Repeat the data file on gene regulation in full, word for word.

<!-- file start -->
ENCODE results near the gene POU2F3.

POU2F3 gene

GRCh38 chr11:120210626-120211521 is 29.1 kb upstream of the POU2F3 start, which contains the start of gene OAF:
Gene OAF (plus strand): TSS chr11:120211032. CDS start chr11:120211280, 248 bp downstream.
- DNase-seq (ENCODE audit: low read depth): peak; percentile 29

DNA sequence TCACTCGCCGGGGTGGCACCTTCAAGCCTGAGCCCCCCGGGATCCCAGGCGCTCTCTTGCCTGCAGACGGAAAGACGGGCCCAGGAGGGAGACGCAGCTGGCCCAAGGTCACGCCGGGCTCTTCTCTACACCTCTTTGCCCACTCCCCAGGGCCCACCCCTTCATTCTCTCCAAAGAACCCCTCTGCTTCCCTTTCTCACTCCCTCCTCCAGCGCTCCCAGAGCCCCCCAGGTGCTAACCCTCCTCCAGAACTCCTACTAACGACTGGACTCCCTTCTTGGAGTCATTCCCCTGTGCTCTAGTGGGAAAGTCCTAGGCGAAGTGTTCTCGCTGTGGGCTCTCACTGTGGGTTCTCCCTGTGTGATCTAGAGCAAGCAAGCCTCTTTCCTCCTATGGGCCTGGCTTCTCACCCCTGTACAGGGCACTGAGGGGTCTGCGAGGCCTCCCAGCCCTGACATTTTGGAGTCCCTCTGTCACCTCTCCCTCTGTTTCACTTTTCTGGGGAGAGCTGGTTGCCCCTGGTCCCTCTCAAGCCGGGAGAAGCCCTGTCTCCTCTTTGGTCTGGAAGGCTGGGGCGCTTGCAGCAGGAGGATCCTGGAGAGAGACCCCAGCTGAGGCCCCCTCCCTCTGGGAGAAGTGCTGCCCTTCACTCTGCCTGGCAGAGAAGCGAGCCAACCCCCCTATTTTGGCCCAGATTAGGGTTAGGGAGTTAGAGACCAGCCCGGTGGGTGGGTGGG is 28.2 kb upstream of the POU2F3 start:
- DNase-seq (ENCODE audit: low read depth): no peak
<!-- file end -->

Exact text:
ENCODE results near the gene POU2F3.

POU2F3 gene

GRCh38 chr11:120210626-120211521 is 29.1 kb upstream of the POU2F3 start, which contains the start of gene OAF:
Gene OAF (plus strand): TSS chr11:120211032. CDS start chr11:120211280, 248 bp downstream.
- DNase-seq (ENCODE audit: low read depth): peak; percentile 29

DNA sequence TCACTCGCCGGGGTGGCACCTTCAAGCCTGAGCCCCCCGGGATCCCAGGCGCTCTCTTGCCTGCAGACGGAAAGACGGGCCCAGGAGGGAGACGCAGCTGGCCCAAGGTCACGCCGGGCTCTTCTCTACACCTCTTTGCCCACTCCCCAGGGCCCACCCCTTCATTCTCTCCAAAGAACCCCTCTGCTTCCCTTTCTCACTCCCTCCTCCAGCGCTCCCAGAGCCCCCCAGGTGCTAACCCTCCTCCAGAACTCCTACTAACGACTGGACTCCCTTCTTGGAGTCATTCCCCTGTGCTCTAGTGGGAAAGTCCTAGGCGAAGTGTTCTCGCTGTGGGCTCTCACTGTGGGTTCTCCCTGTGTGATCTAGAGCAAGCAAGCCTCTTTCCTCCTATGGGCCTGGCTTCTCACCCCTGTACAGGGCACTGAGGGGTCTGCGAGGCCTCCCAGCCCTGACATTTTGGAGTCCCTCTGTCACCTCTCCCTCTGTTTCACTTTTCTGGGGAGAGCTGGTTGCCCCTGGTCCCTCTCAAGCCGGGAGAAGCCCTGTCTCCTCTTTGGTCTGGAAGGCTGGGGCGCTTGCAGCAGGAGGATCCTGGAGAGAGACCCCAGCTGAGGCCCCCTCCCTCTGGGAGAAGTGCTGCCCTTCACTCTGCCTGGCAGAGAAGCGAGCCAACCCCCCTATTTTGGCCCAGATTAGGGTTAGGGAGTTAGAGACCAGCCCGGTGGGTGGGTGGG is 28.2 kb upstream of the POU2F3 start:
- DNase-seq (ENCODE audit: low read depth): no peak